Gov. Michelle Lujan Grisham highlighted her administration’s steps to combat climate change by reducing emissions while talking about climate change at an international conference on Monday.
Her remarks came during a Cut Methane sub-national spotlight as well as when she joined the White House national climate advisor Gina McCarthy, U.N. Special Envoy Michael Bloomberg and others during the America Is All In discussion at the U.S. Climate Action Center as part of the United Nations Climate Change Conference, known as COP26, in Glasgow, Scotland.
Cut Methane is a group of 30 organizations, including the Environmental Defense Fund, who are in Glasgow for the climate conference. Meanwhile, America Is All In is a coalition of U.S. leaders who support climate action.
During the Cut Methane interview, Lujan Grisham said climate change is an existential crisis.
“In a state that’s an energy state, we have to lead by example,” she said. “We have to get it right.”
As an energy producing state, she said it can be politically hard to address emissions.
“All of your critical infrastructure and social services get funded by oil and gas. So for every single prior administration, the argument becomes, we can’t do anything to an industry irrespective of this existential threat because it funds public schools,” she said. “That is ridiculous, that pervasive, perverse situation has to be upended. So we’ve done what you should do.”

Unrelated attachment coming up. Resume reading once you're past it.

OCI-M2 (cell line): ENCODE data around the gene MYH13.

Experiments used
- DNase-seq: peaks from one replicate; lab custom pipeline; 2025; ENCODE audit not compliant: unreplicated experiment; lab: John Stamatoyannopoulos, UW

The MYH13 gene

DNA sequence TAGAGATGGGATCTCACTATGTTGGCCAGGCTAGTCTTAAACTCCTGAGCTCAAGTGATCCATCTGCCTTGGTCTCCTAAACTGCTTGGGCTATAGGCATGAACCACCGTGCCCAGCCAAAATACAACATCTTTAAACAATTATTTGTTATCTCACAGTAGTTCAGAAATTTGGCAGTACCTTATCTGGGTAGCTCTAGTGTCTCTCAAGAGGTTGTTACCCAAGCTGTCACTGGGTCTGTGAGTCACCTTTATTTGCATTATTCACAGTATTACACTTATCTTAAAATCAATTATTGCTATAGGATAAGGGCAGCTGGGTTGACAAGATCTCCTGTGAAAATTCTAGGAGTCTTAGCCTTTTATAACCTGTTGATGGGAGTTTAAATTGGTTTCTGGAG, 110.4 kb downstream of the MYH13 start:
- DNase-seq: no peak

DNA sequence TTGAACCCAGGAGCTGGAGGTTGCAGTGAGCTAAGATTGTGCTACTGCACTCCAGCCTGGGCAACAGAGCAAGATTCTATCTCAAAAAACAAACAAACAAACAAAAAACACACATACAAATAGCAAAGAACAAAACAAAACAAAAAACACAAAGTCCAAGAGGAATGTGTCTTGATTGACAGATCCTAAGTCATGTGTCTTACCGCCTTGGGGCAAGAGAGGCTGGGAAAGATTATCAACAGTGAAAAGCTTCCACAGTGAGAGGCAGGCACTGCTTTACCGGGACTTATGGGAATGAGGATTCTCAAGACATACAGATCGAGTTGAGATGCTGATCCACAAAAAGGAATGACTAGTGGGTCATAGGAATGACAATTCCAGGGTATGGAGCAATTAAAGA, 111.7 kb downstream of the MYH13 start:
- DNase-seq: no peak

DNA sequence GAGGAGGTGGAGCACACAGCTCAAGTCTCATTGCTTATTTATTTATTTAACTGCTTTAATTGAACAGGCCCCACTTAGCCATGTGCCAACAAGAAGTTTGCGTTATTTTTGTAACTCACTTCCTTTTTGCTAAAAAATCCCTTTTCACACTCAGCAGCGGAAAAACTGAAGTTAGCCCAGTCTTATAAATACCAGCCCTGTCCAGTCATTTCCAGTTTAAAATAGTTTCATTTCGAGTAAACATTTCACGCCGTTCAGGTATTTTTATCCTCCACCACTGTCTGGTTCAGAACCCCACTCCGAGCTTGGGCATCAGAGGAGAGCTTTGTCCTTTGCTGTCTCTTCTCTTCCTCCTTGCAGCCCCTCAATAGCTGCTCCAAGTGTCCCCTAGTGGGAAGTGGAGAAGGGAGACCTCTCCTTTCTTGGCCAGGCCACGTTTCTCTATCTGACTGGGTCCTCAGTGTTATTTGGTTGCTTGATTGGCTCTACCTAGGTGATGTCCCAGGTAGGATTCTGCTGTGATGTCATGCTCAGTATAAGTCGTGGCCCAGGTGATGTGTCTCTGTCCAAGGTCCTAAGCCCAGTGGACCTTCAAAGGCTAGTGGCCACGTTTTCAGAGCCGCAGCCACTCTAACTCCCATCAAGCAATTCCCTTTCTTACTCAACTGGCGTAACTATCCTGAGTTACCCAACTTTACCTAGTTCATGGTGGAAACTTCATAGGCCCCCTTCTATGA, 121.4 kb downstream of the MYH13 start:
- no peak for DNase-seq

She said methane, which is a major contributor to climate change, can also help New Mexico’s economy and the state is finding innovative ways to address it, such as turning methane into fuel cells. She said reducing methane emissions also leads to technology industries that are focused on detecting methane.
“Well, now we’re using drones and infrared technology and mapping so that there’s this whole new innovation, high tech companies that are being built out of our urgency to do something about the oil and gas industry and about methane, and that’s money right back into the state.”
During the America All In discussion, Lujan Grisham spoke about the state’s new methane waste rules, which require industry to capture 98 percent of the methane emissions by 2026.
“We are certainly making a push that that should be the federal standard for every single state that has any involvement in the oil and gas industry,” she said. “That standard also requires them to innovate into renewable energy and to renewable transitions that make sense.”